4th–18th November 2015
This was my fourth trip to Ethiopia, this time in the company of David Percival and Tom Howard-Jones. Our guide was the excellent Girum Tewelde and Belay Ayele, owner of Roha Tours, whom I known for several years, came along for the trip and did the driving
The total trip cost, including flights and single room supplement came to about £2,400 each (about £2,200 if sharing a room).
Day 1 – Arrive Addis Ababa drive to Debre Libanos via Solulta Plain
Visited the grasslands and abattoir of Solulta where we had terrific views of Lappet-faced Vulture feding with other vultures as well as Fan-tailed Widowbird, Ethiopian Cisticola and Abysinnian Longclaw.
From here we made our way to the beautiful Portuguese Bridge which held a good population of Gelada Baboons. Birdwise we saw both Mocking Cliff-chat and the endemic White-winged Cliff-chat as well as Rueppell’s Black Chat, Little and Blue Rock Thrushes and Mountain Wagtail.
At Debre Libanos we visited the church which, although dating from 13th century, was largely rebuilt in the 1950s. Here we saw two Lanner Falcons, Red-fronted Tinkerbird, Singing Cisticola. Lemon Dove and Ruppell’s Robin Chat.
Day 2 – Drive from Debre Libanos to Awash National Park birding Lake Chchalaka and Debre Zeit en route.
The return drive to Addis Ababa produced the huge and strange Abyssinian Ground Hornbill as well as Red-breasted Wheatear, Dusky Turtle Dove, Pallid Harrier and Augur Buzzard.
We stopped briefly at the Hotel Ghion in Addis Ababa for a cup of coffee and, in the hotel gardens (which are generally a good birding spot) we found Brown Parisoma and Abyssinian Woodpecker
From here we moved on to Lake Chachlaka which in previous years had been a lush wetland but this year, due to the worsening drought, much of it had dried out and was looking in a very sorry state. However, in the remaining wetland we did find about 200 common Cranes as well as a pair of nearby Black-crowned Cranes, Red-knobbed Coot and Grey-headed Kingfisher.
The journey to Awash NP produced our first sighting of the strange-looking, endemic Thick-billed Raven and Bristle-crowned Starling.
Arriving at Awash NP just after dark we found Beisa Oryx, Salt’s Dikdik and Black-backed Jackel along the trail to our lodge as well as three Nile Crocodiles in the river at the lodge, their eyes shining red in the lamplight.
Day 3 – Awash National Park and transfer to Doho Lodge in the Ali Dege Plains but situated on a large wetland.
Setting off at 6.15 on a pre-breakfast walk we notched up 49 bird species including Eastern Grey Plantain-eater, Little Sparrowhawk, Black-billed Barbet, Sulphur-breasted Bush Shrike, Crested Francolin, Senegal Thick-knee, Bearded Woodpecker, Madagascar Bee-eater and the endemic Wattled Ibis, a little out of its more usual highland range.
Following an excellent breakfast of porridge and honey we set off again, this time in the vehicle, encountering Green-winged Pytilia, Abyssinian Scimitarbill and White-bellied Bustard on our way to the spectacular Awash Gorge where, drinking a welcome cooling Ambo (a local fizzy mineral water) we saw the beautiful Golden-breasted Bunting, Abyssinian Roller and African Palm Swift.
Moving on we headed north to the Ali Dege Plains, encountering en route Somali Fiscal and Rosy-patch Bush Shrike.
Arriving mid-afternoon at our next lodge we had a beer overlooking the marshes and watched Goliath and Purple Herons, African Darter, Long-tailed Cormorant and had another beer!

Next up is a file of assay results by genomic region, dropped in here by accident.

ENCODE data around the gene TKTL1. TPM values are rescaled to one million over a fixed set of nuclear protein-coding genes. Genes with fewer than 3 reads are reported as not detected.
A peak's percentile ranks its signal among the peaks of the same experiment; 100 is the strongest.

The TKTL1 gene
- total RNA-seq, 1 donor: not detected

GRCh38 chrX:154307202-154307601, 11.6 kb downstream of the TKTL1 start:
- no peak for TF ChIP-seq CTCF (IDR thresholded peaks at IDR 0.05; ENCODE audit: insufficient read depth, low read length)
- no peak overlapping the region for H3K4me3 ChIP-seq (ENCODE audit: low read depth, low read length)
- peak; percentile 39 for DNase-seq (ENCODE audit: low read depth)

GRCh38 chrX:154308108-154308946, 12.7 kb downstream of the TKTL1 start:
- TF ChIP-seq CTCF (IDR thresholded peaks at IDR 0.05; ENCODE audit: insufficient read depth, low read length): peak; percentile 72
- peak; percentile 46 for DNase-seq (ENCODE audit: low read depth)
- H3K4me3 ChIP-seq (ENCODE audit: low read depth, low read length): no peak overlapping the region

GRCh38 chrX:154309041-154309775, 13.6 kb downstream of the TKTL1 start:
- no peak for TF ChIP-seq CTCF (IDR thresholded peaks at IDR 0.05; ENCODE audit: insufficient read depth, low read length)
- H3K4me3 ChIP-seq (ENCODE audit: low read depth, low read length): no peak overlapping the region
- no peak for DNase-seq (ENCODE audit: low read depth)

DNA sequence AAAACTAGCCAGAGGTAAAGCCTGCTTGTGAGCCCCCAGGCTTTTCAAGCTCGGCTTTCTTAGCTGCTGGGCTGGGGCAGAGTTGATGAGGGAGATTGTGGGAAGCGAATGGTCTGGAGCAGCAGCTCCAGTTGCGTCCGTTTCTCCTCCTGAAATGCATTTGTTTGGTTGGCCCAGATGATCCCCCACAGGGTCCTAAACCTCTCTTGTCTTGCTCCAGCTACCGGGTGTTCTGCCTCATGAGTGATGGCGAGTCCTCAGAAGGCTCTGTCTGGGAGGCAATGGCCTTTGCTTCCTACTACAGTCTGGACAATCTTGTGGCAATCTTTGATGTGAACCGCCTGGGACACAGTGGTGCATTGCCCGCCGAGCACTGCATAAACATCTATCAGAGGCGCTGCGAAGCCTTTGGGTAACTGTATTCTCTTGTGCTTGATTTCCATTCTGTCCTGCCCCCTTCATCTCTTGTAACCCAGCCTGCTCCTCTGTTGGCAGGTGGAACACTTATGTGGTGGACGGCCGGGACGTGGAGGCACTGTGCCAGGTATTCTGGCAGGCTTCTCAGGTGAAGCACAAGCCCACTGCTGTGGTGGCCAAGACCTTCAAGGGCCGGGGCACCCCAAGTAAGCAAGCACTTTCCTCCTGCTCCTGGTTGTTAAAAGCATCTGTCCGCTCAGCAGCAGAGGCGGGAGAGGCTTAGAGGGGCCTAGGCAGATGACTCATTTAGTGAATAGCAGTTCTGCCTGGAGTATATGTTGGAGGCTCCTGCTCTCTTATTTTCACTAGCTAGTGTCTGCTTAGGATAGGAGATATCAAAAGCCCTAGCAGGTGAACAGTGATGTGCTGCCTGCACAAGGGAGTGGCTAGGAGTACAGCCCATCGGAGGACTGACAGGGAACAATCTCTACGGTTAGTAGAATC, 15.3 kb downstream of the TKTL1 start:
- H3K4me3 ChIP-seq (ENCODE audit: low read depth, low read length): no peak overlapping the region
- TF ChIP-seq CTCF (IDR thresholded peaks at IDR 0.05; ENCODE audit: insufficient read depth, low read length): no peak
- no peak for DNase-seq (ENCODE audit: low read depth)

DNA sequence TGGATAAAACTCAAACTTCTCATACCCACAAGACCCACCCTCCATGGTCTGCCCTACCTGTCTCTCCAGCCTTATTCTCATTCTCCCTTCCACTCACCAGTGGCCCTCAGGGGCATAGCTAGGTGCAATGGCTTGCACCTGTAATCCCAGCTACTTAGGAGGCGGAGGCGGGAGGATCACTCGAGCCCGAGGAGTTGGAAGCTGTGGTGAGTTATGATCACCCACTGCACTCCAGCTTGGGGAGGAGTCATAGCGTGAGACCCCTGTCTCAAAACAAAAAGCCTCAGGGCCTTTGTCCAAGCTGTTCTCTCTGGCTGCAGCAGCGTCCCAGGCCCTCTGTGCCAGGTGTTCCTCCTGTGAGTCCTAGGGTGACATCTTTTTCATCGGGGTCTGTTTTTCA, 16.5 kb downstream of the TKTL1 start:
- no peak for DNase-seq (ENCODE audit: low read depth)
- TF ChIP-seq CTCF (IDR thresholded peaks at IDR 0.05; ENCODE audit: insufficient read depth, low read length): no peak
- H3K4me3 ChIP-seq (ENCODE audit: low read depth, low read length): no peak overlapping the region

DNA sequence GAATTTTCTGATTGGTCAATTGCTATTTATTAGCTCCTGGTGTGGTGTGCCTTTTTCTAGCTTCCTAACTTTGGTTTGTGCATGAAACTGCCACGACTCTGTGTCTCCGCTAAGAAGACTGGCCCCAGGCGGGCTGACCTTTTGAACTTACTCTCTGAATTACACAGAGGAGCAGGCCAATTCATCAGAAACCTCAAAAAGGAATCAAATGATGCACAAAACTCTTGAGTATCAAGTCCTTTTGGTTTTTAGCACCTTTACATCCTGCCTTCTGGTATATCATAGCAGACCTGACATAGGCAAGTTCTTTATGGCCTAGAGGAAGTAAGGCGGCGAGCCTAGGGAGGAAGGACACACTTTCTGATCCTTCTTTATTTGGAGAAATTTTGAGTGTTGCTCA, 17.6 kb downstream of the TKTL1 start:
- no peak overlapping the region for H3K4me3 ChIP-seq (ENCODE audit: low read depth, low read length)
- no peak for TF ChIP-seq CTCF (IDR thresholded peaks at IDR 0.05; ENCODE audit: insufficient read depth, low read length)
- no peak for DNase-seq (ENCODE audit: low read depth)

Non-avian encounters for the day included Nile Monitor, Leopard Tortoise, Nile Crocodile, Common Warthog, Vervet Monkey, White-mantled Colobus and Anubis (Olive) Baboon.
Day 4 Ali Dege Plains, Lake Baseka, Koka Bridge and on to Lake Langano.
The day began, as usual, with a pre-breakfast walk at just before 6 a.m. but there was not much moving and having ticked off a few birds decided that it may be better to head straight up to the plains, especially as we had a long drive ahead of us that day.
Here we were rewarded with four Arabian Bustards, all at decently close range, as well as a couple of Somali Ostriches and Chestnut-bellied Sandgrouse. We also came across a herd of over 25 Soemmerring’s Gazelle and a few Beisa Oryx.
Pygmy Falcon and Yellow-breasted Barbet provided the entertainment as we made our way towards Lake Baseka. The lake showed us Yellow-billed Stork, Little and Western Reef Egrets and Pink-backed Pelican though we had a disappointingly fruitless search for Sombre Rock Chat and Blackstart among the volcanic lava fields. The birds have probably moved on due to the current development of the area – a new railroad is being constructed by China in its bid to exploit the country’s mineral deposits.
Driving the hour and a half or so to Koka Bridge we encountered our first Long-crested Eagle obligingly perched on a roadside telegraph pole. Other raptors along the route included Greater Spotted Eagle, Dark Chanting Goshawk and Pallid Harrier. 30 plus Ruff also put in an appearance.
We stopped at Koka Bridge for half an hour and had a wander round, turning up African Snipe, Avocet, African Openbill Stork, Chestnut Weaver and several other wader species.
We arrived later than planned at Ziway and decided to press on to Langano and bird the lake on our return journey. Arriving at our motel in Langano we came across a Genet outside our rooms.
Day 5 – Lakes Langano, Abijata and Shalla and an afternoon drive to Wondo Genet
Leaving my bedroom at 6 a.m. I stumbled upon a Rufous-necked Wryneck right outside the door feeding on insects in the pointing of a low wall. Knocking gently on David’s and Tom’s doors to alert them, we three enjoyed great views of this super bird.
Meeting up with Girum a couple of minutes later we set off to walk the lovely cliffs behind the motel. In the rising sun and gently warming morning we enjoyed some terrific birding. Greyish Eagle Owl, Spectacled Weaver, Ethiopian Boubou, Blue Rock Thrush, a striking pair of Abyssinian Black Wheatears, the endemic Black-winged Lovebird, White-browed Coucal, Red-faced Crombec, Boran and Rattling Cisticolas and Von der Decken’s Hornbill were among the many birds that we found.